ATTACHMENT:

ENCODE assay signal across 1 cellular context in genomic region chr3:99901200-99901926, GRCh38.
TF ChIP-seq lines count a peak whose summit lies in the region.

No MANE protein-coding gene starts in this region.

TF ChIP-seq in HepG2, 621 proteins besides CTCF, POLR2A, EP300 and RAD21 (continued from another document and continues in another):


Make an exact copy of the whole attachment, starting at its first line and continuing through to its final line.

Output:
ENCODE assay signal across 1 cellular context in genomic region chr3:99901200-99901926, GRCh38.
TF ChIP-seq lines count a peak whose summit lies in the region.

No MANE protein-coding gene starts in this region.

TF ChIP-seq in HepG2, 621 proteins besides CTCF, POLR2A, EP300 and RAD21 (continued from another document and continues in another):